Meaning of EBITDA

Earnings before Interest, Taxes, Depreciation, and Amortization (EBITDA) can be defined as a company’s operating profit without considering factors such as interest, taxes, depreciation, and amortization.

This is one of the simplest non-GAAP (Generally Accepted Accounting Principles) metrics used to inspect a company’s financial position and strength. Hence, the use of EBITDA as a profit indicator is somewhat controversial. It is the most useful metric for manufacturing companies with heavy machinery to depreciate. The earnings show a huge difference in figures post deductions of the former.

Description of EBITDA

The corporate accountants, investors, and members analyze the financial statements of a company to study and gauge its overall profitability and health. The Balance Sheet and Statement of Income and Expenditure consist of many such parameters to observe, and EBITDA is one of the simpler ones. This is because it is closely related to a company’s cash flow required to run its business on a day-to-day basis. For manufacturing companies, it is very convenient to use this metric due to the huge depreciation charges per annum. It is also used by companies that possess huge intangible assets to be amortized over the years.

If we add the rent and management fees to the earnings before interest and along with Taxes, Depreciation, and Amortization, it becomes EBITDARM which stands for Earning before interest, tax, depreciation, amortization, rent, and management fee. For more concept clarity, you can visit our article EBITDARM.

One such term is EBITDAR. Click to know more about it.


The calculation of EBITDA is not officially controlled. Therefore, several companies use it to window-dress their financial condition. This manipulation of profits to show a better position will be explained in the next section below.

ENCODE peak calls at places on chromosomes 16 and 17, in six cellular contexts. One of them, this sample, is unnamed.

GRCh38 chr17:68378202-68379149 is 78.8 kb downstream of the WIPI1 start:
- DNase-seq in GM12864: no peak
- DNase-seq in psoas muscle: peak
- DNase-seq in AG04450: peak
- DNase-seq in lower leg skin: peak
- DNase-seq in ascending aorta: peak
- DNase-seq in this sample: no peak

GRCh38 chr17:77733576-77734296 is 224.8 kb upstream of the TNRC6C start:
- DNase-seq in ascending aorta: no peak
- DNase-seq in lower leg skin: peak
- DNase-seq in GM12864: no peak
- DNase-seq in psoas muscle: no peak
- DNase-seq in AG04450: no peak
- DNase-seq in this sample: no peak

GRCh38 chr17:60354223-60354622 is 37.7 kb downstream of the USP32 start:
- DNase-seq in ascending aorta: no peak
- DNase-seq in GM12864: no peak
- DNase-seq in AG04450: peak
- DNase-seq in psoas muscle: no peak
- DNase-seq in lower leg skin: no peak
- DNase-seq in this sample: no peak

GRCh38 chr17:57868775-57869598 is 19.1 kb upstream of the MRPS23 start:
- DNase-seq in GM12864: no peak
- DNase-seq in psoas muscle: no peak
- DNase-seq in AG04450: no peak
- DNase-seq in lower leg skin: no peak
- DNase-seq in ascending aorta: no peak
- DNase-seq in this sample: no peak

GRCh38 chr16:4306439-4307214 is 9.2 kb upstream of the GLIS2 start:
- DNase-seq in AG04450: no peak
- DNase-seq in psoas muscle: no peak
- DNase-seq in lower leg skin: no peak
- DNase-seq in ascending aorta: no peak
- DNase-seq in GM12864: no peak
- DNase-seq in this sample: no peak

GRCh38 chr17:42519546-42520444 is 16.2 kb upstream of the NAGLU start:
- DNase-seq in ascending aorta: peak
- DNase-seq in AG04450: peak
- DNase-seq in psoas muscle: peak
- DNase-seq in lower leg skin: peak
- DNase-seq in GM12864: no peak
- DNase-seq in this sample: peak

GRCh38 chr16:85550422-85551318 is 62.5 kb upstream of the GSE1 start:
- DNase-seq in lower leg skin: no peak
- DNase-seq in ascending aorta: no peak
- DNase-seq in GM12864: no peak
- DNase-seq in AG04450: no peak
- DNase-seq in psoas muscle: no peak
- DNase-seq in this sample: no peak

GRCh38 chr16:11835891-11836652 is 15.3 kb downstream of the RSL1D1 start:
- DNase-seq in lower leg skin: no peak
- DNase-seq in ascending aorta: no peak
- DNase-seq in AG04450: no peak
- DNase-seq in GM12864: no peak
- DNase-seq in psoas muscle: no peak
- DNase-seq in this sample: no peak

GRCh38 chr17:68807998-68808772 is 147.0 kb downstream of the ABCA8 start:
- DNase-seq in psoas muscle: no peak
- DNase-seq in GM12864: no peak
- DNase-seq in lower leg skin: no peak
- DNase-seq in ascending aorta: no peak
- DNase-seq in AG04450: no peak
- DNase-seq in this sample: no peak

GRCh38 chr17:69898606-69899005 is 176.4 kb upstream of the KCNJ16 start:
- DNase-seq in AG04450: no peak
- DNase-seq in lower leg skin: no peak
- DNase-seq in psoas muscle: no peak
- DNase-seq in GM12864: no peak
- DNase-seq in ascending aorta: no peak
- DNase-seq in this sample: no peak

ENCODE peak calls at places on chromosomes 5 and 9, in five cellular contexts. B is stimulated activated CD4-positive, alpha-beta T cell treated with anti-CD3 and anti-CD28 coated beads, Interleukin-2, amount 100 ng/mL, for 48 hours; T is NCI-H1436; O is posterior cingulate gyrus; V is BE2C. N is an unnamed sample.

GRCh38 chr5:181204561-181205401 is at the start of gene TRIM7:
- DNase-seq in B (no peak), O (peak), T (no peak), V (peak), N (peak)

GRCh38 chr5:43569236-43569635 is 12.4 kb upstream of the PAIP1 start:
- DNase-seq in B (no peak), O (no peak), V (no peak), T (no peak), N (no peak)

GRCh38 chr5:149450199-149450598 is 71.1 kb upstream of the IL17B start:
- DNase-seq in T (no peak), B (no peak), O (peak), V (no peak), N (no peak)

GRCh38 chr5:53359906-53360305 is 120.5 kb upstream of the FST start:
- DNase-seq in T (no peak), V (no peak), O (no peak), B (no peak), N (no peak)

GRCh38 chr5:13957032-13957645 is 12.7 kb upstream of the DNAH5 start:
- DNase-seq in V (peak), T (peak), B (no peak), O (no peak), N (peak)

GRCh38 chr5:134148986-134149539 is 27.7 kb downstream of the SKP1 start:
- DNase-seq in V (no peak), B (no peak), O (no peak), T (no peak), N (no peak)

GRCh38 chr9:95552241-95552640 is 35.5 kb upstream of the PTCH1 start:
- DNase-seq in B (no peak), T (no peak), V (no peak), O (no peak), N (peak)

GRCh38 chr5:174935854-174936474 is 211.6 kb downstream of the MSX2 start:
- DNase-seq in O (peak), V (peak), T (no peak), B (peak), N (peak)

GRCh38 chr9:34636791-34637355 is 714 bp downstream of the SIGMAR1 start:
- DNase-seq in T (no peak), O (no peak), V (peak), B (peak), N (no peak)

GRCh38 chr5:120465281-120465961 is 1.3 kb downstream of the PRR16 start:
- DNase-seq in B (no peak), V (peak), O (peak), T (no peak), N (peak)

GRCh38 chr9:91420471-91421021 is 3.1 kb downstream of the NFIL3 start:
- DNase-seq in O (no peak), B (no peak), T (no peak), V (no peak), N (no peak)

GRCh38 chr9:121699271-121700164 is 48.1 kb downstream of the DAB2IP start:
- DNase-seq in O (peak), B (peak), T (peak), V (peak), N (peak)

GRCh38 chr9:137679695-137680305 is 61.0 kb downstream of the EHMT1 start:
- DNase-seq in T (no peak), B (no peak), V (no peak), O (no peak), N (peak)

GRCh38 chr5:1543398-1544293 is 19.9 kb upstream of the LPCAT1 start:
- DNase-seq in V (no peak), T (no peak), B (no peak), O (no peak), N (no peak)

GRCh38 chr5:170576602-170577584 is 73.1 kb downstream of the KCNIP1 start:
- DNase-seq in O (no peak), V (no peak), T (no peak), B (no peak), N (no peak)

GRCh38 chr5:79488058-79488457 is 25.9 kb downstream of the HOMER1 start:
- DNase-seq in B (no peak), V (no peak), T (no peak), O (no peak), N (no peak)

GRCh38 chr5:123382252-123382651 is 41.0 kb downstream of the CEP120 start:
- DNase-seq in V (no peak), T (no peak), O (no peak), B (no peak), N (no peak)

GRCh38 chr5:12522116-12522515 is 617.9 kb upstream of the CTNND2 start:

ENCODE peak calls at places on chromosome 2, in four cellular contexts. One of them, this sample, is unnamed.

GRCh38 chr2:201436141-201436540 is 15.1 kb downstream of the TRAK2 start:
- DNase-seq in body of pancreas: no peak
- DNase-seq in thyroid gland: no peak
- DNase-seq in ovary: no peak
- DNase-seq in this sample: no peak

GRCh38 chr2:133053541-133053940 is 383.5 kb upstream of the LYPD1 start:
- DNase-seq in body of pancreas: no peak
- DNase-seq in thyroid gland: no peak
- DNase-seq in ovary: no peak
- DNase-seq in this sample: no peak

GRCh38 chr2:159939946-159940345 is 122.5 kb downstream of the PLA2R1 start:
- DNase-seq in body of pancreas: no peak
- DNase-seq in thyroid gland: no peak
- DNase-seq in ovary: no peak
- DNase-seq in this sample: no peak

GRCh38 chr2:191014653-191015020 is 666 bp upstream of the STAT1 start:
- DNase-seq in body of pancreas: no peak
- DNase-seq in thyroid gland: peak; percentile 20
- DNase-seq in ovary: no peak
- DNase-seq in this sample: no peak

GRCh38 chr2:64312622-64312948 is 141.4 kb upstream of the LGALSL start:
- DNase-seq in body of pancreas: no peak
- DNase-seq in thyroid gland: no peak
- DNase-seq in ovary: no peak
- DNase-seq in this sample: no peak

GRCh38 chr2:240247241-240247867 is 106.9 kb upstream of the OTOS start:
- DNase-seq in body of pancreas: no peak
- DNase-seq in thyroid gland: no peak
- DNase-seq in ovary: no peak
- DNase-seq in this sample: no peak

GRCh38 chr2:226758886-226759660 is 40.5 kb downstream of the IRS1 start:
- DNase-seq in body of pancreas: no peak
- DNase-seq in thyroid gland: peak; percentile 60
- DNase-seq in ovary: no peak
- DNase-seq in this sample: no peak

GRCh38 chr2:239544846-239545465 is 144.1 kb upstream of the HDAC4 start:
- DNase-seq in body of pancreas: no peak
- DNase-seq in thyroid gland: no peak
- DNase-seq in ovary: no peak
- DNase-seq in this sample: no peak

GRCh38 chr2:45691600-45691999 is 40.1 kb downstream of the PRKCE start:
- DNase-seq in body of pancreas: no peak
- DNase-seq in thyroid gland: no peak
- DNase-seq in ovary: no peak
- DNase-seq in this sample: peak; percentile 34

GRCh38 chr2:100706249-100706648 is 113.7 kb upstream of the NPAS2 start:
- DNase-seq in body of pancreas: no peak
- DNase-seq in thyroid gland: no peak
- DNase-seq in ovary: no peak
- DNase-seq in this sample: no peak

EBITDA Formula

There are two methods of calculating the EBITDA of a company.

Derivation from Operating Income

EBITDA is closely associated with the operating profit of a company. Technically, the only big differences between EBITDA and operating income are depreciation and amortization charges. Therefore, both are added back to the Operating Income mentioned in the Income statement.

EBITDA = Operating Income + Depreciation charged for the year + Amortization charged for the year

Derivation from Net Profit

Some companies take the term EBITDA literally such that expenditures and incomes not associated with the core operations form part of this metric. This method involves using Net Profit and working the formula upward by adding back taxes, interests, depreciation, and amortization charges. This method does not remove earnings from other investments and non-core operations and singular payments on the sale of assets.

EBITDA = Net Profit + Taxes deducted + Interested paid + Depreciation charges + Amortization charges

Point of Controversy

We learn that both the EBITDA calculations shall differ from the above-mentioned formulas. Companies use it strategically to show higher profits. They justify the difference as the sale of huge assets or investment profits. Companies also switch between methods in alternate years to show growth in profits.

Read more on EBITDA Margin.


EBITDA matters because it is a widely used metric of financial fitness. Financial analysts prefer this because it does not include incomes and expenses related to non-operating transactions, focusing only on the core aspect of the business. This helps investors and members understand the company’s actual performance, especially while comparing the industry standards to the company’s current figures.

Since there is no GAAP regulation on EBITDA, it has variable calculations that lead to accounting inaccuracies and discrepancies. Companies should adopt a standard method of calculation that is consistently followed over the financial years to come.

Also read – EBIT (Earnings before Interest and Taxes).

Sanjay Borad

Sanjay Bulaki Borad

MBA-Finance, CMA, CS, Insolvency Professional, B'Com

Sanjay Borad, Founder of eFinanceManagement, is a Management Consultant with 7 years of MNC experience and 11 years in Consultancy. He caters to clients with turnovers from 200 Million to 12,000 Million, including listed entities, and has vast industry experience in over 20 sectors. Additionally, he serves as a visiting faculty for Finance and Costing in MBA Colleges and CA, CMA Coaching Classes.

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